On MAA Connect: This week we have seen many universities and colleges choose social distancing to reduce the spread of the novel corona virus COVID-19. At the time of this writing the number has risen past 120 institutions of higher learning. This means faculty are scrambling to transition to different teaching practices very quickly. The University of Washington suspended all face-to-face instruction at its three campuses beginning Monday March 9 with 72 hours notice to the faculty and students. By weekend’s end, most institutions of higher learning in the Puget Sound Region had followed suit.
From Friday March 6 at 7:30 am when the first announcement was made to end of day Monday, I have been working with colleagues across disciplines to familiarize them with the new tool we had been granted: Zoom. I was lucky. I was familiar with Zoom. In fact, I was already using it in my classroom as a way to provide increased access to students (whether due to transportation, childcare, illness, or other issues.) In class, I joked that we were prepared for anything. If for any reason we could not get to campus, we would all meet on Zoom. I was thinking it would be a snowstorm not a pandemic.
How do we continue best practices in mathematics instruction through alternate technologies? The attached article gives a place to start. It asks us to articulate and focus on our learning goals and then consider how to achieve them differently rather than simply getting online ASAP.
There are many experts in our community and I invite them to share their experiences and knowledge. Look for invitations to MAA hosted Zoom sessions where we can brainstorm, experiment, and learn from each other. Remember to give grace to yourself and your students during this time. Everyone is anxious and out of their comfort zones. We will make mistakes and we will improve. Let’s make mathematics engagement a constant that holds our communities together.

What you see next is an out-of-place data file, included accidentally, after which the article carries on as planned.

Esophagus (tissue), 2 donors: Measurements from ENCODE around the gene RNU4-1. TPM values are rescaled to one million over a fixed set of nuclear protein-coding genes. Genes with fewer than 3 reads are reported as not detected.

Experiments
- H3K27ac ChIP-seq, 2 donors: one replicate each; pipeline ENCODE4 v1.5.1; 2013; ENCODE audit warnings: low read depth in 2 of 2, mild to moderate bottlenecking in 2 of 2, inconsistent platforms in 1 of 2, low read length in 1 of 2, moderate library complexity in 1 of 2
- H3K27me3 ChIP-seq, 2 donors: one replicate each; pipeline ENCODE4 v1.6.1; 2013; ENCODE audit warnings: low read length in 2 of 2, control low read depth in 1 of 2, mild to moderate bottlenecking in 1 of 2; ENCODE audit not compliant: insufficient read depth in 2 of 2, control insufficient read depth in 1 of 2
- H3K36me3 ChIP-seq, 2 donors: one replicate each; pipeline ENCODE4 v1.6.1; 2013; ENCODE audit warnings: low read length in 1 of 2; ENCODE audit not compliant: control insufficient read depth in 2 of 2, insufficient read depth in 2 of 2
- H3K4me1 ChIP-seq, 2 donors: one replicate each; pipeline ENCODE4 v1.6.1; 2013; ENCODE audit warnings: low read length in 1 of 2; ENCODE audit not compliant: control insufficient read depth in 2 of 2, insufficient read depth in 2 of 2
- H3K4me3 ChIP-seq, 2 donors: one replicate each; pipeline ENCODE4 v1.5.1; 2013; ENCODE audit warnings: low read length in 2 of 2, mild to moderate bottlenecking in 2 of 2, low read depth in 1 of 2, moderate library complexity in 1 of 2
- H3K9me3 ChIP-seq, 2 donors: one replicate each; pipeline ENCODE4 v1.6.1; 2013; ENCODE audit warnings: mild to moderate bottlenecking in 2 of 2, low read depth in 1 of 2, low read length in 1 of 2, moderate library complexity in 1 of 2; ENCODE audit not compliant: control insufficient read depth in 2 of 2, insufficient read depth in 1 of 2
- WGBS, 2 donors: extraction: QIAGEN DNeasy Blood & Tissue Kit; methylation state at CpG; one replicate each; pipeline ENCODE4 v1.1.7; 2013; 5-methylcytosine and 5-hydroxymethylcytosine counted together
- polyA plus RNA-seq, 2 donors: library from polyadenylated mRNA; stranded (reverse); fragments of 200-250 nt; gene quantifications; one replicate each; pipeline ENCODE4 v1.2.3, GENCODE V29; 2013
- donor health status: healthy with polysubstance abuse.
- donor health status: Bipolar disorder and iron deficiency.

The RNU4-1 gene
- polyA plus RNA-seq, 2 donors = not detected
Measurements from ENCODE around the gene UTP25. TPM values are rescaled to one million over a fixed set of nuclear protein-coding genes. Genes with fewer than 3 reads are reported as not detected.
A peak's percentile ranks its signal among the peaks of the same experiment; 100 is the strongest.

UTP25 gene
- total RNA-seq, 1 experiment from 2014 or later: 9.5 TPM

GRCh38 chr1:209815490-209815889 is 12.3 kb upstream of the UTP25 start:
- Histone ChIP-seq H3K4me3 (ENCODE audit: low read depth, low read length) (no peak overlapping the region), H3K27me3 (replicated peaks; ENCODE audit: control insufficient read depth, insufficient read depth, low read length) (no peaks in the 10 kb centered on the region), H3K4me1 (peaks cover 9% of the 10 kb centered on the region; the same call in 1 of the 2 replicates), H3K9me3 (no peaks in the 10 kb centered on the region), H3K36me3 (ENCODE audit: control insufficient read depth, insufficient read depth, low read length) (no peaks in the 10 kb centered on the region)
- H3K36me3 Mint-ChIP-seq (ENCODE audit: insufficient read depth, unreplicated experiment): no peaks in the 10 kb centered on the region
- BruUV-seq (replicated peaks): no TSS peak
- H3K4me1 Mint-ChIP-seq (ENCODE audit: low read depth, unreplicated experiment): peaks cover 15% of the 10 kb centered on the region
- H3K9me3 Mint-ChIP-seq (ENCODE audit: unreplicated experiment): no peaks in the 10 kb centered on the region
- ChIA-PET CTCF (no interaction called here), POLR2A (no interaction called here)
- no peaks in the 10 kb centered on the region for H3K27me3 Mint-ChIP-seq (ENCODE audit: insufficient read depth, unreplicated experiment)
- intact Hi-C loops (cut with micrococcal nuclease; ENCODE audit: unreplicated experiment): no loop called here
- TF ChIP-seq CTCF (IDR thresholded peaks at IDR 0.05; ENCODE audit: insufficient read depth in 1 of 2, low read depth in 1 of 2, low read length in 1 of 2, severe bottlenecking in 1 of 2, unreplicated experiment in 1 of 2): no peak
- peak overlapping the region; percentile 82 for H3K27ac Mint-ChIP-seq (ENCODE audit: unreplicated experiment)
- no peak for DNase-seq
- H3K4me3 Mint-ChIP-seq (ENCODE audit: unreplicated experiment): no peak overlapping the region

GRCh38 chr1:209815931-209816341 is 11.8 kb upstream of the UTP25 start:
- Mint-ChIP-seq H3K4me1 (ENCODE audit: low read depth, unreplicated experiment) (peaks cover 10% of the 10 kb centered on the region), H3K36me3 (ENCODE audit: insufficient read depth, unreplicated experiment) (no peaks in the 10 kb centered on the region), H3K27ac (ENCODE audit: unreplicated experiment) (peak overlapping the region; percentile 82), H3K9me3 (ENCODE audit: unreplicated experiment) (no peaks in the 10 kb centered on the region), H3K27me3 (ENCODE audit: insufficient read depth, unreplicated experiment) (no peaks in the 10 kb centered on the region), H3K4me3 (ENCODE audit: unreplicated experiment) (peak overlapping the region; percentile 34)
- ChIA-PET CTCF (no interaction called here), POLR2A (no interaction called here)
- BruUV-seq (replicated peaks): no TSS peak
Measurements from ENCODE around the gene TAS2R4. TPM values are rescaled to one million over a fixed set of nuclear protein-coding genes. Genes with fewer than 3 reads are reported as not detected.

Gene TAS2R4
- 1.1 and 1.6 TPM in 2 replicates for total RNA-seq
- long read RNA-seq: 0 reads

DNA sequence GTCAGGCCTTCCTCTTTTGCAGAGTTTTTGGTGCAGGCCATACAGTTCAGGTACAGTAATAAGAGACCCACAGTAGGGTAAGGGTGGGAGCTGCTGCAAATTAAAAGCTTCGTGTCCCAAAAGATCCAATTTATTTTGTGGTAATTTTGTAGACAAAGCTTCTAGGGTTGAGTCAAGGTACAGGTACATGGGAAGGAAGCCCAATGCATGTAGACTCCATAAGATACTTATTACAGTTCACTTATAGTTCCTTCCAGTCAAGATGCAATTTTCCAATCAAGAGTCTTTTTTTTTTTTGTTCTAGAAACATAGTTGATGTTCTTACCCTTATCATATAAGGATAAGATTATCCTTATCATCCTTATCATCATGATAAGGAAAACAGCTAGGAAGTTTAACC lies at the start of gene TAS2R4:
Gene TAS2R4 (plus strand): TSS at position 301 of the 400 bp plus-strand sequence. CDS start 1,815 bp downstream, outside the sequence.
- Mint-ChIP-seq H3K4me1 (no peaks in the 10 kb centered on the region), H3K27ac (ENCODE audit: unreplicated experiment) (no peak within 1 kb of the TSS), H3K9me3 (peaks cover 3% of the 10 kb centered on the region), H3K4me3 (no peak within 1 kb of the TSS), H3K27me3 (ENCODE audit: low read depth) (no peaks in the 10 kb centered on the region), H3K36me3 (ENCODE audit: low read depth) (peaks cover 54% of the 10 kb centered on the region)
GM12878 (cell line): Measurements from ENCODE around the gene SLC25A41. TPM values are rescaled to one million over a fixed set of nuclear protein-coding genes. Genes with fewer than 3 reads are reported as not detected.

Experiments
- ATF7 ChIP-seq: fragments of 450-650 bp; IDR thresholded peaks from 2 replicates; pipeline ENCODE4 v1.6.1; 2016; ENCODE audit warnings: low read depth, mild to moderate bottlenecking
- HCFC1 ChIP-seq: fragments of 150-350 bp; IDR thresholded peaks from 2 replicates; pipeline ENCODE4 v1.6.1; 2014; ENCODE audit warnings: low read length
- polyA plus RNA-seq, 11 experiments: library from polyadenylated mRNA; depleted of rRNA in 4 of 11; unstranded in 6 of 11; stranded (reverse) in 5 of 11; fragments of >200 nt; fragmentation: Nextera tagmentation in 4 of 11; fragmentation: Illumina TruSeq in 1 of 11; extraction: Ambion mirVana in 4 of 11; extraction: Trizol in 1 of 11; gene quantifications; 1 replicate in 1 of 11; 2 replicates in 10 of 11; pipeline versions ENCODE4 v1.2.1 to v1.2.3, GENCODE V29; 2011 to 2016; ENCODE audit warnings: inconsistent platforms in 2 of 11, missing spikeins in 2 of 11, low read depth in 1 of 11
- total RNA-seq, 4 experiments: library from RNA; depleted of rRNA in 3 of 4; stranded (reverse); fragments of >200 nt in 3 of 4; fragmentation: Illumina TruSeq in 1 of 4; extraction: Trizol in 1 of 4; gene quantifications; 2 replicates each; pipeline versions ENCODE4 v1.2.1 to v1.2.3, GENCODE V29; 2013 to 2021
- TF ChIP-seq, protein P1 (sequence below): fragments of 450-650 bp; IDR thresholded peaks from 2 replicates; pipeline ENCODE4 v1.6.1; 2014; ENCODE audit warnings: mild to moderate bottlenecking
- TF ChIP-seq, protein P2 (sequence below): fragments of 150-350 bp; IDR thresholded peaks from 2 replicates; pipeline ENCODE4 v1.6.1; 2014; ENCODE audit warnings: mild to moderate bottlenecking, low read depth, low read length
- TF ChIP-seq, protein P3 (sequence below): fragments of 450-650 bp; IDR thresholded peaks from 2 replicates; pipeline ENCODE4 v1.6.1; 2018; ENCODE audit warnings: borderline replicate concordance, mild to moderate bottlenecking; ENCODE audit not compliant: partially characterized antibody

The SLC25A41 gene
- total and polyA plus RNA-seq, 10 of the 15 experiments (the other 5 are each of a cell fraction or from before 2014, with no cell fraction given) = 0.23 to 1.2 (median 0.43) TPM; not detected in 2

On Facebook. Post 1. Reflections from day two of not teaching face-to-face. I’m hopeful. Today held three culminating presentations from our senior capstone projects. They had as much time to adapt as we did. I had three presentations in three different styles.
1) prerecorded (through zoom) and displayed (through zoom) to 33 logged-in participants.
2) presented live with screen sharing Beamer slides and group members at different locations (two on campus in an empty classroom and one at home),
3) presented live from a remote location with back-up prerecorded version.
Questions were posted to the chat and some were answered in real time. People showed their appreciation with thumbs up or clapping emoji. And despite not being together in the same place, I felt like we came together as a community to celebrate our students’ achievements. So yes, I’m very proud of our UWTacoma mathematics seniors!
On Facebook. Post 2. Campus was a ghost town when I left this evening. So I checked on a few of the remaining hidden Pi-s. I wonder if they will still be there after the “deep clean”. Sorry that our Pi Day activities have been postponed.
One thought on “March 10 Day 2: Campus Ghost Town”